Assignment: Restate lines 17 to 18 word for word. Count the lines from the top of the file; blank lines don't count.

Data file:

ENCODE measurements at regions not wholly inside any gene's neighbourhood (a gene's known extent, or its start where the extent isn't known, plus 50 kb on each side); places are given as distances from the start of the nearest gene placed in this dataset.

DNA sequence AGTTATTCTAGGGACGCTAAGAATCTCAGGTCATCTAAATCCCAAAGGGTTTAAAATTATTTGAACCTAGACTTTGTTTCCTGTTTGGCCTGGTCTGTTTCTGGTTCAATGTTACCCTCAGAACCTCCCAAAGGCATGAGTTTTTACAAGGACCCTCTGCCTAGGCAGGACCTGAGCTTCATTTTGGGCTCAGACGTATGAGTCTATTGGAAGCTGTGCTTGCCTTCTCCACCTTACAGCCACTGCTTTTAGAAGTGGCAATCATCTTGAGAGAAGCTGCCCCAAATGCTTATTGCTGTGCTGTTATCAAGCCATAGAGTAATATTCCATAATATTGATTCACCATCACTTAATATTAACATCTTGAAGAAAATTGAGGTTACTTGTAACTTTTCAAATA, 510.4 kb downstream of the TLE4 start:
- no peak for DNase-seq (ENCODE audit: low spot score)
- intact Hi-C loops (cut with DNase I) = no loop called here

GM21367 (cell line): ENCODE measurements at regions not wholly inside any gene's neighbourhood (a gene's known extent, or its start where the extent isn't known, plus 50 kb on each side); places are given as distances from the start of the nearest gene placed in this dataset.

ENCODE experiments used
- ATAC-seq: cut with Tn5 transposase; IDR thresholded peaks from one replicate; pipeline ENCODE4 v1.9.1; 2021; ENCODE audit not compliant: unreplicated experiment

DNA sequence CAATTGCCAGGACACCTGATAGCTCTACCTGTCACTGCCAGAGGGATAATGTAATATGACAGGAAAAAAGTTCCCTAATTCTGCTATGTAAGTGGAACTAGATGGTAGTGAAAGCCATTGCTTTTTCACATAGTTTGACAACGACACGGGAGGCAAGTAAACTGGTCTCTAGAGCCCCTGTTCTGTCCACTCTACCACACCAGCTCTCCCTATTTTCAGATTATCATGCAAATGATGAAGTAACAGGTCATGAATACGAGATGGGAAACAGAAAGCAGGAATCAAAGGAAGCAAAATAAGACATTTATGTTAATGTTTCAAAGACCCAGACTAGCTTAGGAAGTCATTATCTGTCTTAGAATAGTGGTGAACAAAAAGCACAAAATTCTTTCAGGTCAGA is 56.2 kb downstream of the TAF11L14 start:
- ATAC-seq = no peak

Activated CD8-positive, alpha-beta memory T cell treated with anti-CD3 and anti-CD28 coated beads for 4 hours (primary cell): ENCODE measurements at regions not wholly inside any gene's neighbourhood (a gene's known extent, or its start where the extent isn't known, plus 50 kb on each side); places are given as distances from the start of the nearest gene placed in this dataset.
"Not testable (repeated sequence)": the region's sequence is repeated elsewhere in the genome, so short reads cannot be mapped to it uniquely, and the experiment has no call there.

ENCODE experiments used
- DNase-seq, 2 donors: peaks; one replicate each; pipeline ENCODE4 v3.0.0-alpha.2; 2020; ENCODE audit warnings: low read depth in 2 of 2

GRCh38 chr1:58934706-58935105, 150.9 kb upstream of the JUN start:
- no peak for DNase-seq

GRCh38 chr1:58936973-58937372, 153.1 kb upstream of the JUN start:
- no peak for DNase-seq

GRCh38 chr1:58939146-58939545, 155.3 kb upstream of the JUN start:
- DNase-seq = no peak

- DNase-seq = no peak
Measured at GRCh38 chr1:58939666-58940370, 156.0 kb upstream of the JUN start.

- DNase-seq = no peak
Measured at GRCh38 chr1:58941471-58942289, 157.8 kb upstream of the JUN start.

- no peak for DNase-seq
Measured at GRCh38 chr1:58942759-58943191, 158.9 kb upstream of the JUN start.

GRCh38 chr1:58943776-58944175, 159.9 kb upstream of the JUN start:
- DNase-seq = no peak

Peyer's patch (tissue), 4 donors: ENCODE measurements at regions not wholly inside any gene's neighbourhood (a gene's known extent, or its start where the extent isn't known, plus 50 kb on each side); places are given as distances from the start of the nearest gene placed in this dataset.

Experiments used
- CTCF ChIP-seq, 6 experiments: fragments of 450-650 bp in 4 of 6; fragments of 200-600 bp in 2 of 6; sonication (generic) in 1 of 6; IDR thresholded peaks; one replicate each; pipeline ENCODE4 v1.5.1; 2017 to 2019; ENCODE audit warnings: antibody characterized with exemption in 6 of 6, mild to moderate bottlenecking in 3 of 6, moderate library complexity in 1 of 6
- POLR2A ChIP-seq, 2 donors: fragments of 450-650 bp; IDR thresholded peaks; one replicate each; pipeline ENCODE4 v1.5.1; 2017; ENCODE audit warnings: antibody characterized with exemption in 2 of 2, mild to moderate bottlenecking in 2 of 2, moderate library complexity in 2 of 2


- no peak for DNase-seq

GRCh38 chr1:58939146-58939545, 155.3 kb upstream of the JUN start: